Coronavirus Italy lock-down: personal experience
Have you ever wanted to go home after a holiday? Nah, us either, except for this past week when the Coronavirus Italy lock-down was announced without warning. We had legitimate fears we’d be stuck in Sicily for the month to come. Maybe longer, the way things are looking now! Things have been anxious and stressful, to say the least. And as I reflect on the events that unfolded, I’m sad to say things have only gotten worse.
Just a year ago, we were on one of the best trips of our lives. We enjoyed a train journey across the country, taking in Milan, Lake Como, Verona and Venice.
It was magical, and I hope to return again soon.
Coronavirus Italy lock-down
For now, Italy has been hit HARD by the Coronavirus (COVID-19), and the country is a no-go zone. Usually it’s teeming with tourists. On the morning of 10 March, we woke up in our Airbnb in Catania, Sicily, at 6am to discover that late the evening before, the government had announced extreme measures – all of Italy was on lock-down. A terrible way to start your day!
Coronavirus – an infectious disease that attacks lungs and airways as well as other vital organs if you’re suffering from underlining health conditions – had been sweeping through the north of Italy. When we chose to continue with our trip to the south of Italy – Sicily – that area was clear. Several major centres in the north had already been quarantined which had been the strategy for China where COVID-19 originated. But just a few days before when we stepped onto a plane, our destination was fine.
Certainly, there were signs of trouble on 8 March. Our flight was only about a quarter full. But we had nowhere else to be that week, and figured we would go catch up with some friends who were also headed to Catania – a few ‘TBEX survivors’ who still turned up for a travel media conference that has been (at time of publishing) postponed.
Panic response vs managing a crisis
If we’d only seen the messaging the evening before, we might have got out on a flight to the UK easily on Tuesday 10 March. It had been our back-up plan – if things escalated, we’d just get on a flight straight away. But from 6am until 6pm both Cooper and I were on our computers and on phones, trying to get out.
Things looked bright around 8am when we finally got a flight from Catania to neighbouring Malta. We figured Malta was a good choice, we know the place well. I transferred our Easyjet flight from Catania (set for Saturday 14 March) to take us from Malta to London the next day. We incurred some hefty fees but that was ok, it was time to leave.
Something told me to keep an eye on the Catania airport departures board. It felt like the response from our accommodation on the ground in Malta was fearful. Malta is close to Italy, and it’s a small island. If Coronavirus infiltrates, they’d find it hard to manage. I was liaising with the manager of the airport accommodation on WhatsApp when I spotted about 9.30am: our flight status had gone from grey (‘scheduled’) to red – cancelled.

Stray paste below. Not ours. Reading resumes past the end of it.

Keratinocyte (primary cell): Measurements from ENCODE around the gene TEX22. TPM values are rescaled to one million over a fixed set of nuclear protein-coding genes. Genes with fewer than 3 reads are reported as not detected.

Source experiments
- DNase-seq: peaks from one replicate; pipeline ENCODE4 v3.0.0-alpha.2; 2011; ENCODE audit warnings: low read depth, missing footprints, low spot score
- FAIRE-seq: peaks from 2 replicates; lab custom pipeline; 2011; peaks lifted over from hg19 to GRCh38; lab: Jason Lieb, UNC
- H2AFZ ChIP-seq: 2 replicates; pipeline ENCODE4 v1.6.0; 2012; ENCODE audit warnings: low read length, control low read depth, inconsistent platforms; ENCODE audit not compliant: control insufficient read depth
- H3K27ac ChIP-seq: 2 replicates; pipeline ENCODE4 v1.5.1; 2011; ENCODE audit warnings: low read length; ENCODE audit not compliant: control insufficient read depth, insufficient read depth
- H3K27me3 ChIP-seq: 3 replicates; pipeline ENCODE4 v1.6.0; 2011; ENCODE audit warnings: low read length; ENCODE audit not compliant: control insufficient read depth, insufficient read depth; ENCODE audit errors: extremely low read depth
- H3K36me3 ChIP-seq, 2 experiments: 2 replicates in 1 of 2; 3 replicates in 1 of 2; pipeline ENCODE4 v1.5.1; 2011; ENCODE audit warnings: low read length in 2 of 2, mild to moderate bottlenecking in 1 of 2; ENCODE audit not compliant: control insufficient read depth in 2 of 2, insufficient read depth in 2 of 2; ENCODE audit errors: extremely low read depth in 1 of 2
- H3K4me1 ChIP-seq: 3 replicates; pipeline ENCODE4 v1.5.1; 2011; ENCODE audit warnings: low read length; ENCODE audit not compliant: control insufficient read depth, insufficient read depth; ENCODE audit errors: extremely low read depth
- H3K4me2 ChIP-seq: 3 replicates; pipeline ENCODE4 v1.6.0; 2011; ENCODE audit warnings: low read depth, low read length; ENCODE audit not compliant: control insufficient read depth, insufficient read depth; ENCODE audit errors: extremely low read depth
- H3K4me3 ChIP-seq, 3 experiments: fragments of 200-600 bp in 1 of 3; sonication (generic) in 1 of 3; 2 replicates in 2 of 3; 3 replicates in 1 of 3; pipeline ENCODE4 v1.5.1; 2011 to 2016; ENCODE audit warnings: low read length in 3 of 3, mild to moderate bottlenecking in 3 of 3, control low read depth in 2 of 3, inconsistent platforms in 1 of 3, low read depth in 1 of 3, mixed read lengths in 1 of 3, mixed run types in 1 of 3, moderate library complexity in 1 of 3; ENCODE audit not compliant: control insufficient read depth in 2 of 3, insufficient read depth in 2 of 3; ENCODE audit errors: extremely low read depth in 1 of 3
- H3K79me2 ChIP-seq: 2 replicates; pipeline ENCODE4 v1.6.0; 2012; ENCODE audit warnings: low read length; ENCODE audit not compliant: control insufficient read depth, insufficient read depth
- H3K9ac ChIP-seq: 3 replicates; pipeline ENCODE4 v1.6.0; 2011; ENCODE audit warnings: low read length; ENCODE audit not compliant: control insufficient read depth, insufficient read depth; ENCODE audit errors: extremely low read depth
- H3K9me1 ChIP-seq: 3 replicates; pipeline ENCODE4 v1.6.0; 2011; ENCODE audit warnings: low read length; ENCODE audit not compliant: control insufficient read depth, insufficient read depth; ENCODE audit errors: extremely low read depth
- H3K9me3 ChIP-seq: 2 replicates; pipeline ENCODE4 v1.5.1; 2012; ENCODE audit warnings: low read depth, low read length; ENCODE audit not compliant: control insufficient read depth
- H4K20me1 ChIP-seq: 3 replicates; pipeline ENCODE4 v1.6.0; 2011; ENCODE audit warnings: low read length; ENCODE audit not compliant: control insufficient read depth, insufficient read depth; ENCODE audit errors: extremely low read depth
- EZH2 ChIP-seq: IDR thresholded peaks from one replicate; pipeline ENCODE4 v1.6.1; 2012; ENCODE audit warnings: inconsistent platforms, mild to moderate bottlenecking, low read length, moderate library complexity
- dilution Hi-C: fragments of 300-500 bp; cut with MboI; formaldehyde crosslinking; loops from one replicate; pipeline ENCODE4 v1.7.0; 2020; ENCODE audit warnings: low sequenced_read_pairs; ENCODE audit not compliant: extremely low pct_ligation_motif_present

Distress kicked in from that point. Everything was cancelled, more and more as the minutes went by. We love travel. But the feeling of being trapped is unnerving. Our family in Australia were getting worried too. They called and tried to help – which was appreciated, but added to our anxiety.
In my view, with so many people trying to urgently get back to their country of residence, governments and airlines in the area made bad decisions – panicked choices that amplified the problems and the region’s collective fears.
Bad practice by airlines in a time of heightened anxiety
After this, we spent the day trying to book flights on numerous airlines to many different destinations. The threats from the media and government warnings kept mounting: we would be locked in and all flights grounded within 48 hours. Although, many, many flights were simply cancelled that same day. Countries were closing their borders to anyone coming from Italy. It felt like we didn’t have a chance!
BUT, airfares continued to sell. Oh, and many airlines simply shut off their customer service call lines and social media messaging function too. No contact, many charges and much stress. We’d get to the payment section and the bill would tally on our credit card – our flight tickets wouldn’t process though. We encountered ‘errors’. Only to try again and discover the flight prices had been hiked up significantly. Very bad practice in a time of much stress. Some university students we met later on told us stories of how they simply had no more credit to keep booking under these circumstances, and they’re still in Italy.
It seems that if you continued to book, you eventually won a lottery seat on a flight out – but he/she who paid the highest price won a spot on the escape route. By 5pm I was in tears, Cooper was stressed (he’s NEVER stressed), and we didn’t know what to do.